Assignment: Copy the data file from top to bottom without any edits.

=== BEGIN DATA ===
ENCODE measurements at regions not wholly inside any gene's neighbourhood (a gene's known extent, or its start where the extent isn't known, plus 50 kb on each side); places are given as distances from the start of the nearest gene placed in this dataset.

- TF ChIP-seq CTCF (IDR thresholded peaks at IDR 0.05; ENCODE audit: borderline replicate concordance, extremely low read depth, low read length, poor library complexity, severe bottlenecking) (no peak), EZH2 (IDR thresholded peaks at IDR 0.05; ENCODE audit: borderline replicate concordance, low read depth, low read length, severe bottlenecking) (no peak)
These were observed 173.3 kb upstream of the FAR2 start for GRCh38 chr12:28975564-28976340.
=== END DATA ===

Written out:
ENCODE measurements at regions not wholly inside any gene's neighbourhood (a gene's known extent, or its start where the extent isn't known, plus 50 kb on each side); places are given as distances from the start of the nearest gene placed in this dataset.

- TF ChIP-seq CTCF (IDR thresholded peaks at IDR 0.05; ENCODE audit: borderline replicate concordance, extremely low read depth, low read length, poor library complexity, severe bottlenecking) (no peak), EZH2 (IDR thresholded peaks at IDR 0.05; ENCODE audit: borderline replicate concordance, low read depth, low read length, severe bottlenecking) (no peak)
These were observed 173.3 kb upstream of the FAR2 start for GRCh38 chr12:28975564-28976340.